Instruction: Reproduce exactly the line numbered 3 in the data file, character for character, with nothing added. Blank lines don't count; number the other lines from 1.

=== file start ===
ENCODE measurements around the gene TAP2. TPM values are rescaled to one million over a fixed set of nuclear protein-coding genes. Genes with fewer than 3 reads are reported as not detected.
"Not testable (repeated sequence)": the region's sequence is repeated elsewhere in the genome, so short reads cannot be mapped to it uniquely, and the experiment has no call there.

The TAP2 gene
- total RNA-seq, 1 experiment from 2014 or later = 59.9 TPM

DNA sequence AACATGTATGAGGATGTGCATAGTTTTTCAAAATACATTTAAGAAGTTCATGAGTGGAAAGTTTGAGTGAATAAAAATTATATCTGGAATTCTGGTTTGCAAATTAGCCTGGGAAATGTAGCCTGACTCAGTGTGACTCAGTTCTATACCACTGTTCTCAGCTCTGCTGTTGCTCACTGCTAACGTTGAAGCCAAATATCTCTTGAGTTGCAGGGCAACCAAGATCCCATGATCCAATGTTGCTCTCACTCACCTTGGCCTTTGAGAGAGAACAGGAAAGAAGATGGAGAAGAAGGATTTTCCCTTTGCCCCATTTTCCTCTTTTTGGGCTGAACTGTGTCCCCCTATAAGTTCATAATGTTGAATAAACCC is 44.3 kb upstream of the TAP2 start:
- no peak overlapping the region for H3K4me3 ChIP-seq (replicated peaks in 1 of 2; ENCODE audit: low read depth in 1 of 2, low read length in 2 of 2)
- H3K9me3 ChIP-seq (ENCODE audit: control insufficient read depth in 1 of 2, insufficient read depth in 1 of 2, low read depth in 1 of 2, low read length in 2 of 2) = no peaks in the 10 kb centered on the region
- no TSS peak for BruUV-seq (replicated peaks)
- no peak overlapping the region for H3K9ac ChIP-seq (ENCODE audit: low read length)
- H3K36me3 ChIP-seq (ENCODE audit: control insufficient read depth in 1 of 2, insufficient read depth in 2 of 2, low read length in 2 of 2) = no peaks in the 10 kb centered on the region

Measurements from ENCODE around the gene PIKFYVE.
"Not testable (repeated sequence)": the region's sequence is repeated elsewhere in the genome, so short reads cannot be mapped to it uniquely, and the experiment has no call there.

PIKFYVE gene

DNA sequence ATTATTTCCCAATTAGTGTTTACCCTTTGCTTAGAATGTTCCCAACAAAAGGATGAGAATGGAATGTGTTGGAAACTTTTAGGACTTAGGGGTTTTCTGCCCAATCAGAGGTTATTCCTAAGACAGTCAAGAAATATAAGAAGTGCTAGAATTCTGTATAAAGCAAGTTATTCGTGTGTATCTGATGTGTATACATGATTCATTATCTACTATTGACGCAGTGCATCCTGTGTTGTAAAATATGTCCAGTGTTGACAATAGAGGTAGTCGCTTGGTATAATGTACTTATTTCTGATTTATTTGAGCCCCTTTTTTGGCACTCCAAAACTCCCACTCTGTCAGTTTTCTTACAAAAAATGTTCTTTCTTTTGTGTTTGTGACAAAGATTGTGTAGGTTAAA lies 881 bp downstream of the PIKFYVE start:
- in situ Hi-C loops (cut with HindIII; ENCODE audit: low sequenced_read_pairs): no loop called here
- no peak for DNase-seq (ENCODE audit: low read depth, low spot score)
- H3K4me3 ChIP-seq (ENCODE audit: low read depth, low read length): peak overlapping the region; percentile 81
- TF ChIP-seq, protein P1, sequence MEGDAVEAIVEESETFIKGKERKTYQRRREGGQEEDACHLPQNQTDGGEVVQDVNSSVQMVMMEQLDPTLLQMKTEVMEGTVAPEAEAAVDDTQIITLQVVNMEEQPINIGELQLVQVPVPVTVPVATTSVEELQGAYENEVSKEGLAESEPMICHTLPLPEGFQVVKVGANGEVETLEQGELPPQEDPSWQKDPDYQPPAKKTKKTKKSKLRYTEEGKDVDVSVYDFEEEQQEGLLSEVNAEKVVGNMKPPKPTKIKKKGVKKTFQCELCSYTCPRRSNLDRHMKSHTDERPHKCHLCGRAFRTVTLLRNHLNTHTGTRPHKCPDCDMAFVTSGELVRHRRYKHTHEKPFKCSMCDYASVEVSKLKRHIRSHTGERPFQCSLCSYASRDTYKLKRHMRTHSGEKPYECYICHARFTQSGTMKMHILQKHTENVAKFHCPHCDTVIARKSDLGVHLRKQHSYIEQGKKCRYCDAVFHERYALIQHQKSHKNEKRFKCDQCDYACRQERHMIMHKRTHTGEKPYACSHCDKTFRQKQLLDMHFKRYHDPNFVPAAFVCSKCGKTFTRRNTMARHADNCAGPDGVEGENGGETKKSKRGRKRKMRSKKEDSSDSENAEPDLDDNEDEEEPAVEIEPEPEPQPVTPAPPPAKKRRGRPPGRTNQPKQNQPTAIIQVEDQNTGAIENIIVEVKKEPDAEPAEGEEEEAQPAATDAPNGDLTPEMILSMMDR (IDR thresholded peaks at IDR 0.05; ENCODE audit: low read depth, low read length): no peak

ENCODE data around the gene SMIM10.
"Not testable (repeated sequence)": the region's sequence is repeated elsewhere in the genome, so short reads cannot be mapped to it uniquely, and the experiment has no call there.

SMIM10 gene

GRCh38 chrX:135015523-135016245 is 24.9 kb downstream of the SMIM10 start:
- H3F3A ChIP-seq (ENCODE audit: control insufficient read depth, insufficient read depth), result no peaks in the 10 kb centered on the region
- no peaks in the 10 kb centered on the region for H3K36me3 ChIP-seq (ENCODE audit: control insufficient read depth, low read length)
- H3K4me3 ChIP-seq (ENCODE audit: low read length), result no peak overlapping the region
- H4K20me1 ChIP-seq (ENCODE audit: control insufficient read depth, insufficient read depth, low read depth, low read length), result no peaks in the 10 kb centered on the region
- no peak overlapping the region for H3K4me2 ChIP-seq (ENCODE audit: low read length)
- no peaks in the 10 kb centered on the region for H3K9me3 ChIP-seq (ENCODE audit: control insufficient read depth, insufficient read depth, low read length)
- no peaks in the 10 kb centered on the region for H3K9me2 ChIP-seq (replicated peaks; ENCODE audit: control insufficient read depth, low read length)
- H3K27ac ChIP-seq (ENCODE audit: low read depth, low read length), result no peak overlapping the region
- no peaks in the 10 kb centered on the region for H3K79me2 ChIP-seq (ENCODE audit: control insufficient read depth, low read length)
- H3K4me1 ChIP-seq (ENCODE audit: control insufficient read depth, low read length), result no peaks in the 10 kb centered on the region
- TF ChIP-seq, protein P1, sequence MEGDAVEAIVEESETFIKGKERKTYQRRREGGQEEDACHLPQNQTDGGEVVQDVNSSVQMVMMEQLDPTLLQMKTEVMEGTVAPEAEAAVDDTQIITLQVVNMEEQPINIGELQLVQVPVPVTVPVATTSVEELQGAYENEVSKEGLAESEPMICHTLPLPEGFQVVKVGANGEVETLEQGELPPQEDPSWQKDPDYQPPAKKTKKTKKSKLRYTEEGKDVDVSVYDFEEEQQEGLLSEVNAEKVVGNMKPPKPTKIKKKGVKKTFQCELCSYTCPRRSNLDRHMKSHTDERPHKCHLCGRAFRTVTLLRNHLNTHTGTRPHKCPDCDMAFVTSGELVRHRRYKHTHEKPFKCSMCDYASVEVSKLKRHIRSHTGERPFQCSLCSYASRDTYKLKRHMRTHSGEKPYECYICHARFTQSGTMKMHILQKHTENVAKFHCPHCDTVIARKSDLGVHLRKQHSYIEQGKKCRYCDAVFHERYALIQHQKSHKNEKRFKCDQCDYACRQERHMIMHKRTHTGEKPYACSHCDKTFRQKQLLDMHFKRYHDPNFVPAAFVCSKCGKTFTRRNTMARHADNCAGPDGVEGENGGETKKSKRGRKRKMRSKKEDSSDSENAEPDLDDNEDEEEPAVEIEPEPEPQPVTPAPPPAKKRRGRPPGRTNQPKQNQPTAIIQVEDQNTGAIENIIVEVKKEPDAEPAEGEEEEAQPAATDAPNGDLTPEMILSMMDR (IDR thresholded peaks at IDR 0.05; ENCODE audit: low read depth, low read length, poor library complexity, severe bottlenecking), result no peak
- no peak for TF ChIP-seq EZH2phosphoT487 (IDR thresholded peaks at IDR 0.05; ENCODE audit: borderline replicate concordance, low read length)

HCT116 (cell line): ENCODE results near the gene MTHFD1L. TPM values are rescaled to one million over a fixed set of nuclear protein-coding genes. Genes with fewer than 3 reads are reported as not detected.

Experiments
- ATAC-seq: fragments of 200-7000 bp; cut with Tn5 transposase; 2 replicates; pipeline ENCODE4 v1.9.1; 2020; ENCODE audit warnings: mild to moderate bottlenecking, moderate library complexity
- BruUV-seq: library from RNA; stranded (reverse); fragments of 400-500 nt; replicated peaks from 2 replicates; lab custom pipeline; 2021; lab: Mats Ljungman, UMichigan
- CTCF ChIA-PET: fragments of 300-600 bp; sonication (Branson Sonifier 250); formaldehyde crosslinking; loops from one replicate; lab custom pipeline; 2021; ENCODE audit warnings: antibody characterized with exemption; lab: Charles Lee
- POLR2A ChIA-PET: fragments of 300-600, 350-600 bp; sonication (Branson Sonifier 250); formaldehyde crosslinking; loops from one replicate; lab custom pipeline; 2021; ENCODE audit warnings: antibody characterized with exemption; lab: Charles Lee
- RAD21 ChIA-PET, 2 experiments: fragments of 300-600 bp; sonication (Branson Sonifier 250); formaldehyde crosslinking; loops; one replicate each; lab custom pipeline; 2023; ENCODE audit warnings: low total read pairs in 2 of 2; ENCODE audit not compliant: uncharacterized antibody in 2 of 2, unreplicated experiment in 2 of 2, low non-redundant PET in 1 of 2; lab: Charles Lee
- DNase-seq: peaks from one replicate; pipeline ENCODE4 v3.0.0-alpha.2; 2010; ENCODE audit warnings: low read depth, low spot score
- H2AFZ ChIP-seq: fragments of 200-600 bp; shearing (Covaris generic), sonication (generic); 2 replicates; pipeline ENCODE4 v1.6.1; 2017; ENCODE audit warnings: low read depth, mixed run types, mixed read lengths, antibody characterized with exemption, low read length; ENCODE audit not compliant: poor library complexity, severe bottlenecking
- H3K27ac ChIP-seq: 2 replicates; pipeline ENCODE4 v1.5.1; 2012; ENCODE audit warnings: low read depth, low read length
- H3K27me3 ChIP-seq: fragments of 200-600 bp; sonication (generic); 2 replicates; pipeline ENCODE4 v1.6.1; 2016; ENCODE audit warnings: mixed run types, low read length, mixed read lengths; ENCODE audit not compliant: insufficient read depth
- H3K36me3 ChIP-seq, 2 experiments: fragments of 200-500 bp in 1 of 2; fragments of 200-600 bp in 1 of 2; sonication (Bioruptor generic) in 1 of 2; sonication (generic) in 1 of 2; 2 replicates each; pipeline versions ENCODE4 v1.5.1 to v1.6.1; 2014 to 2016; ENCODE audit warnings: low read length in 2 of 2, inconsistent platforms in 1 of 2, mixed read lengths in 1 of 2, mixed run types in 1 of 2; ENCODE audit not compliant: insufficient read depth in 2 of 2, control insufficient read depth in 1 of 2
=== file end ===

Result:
The TAP2 gene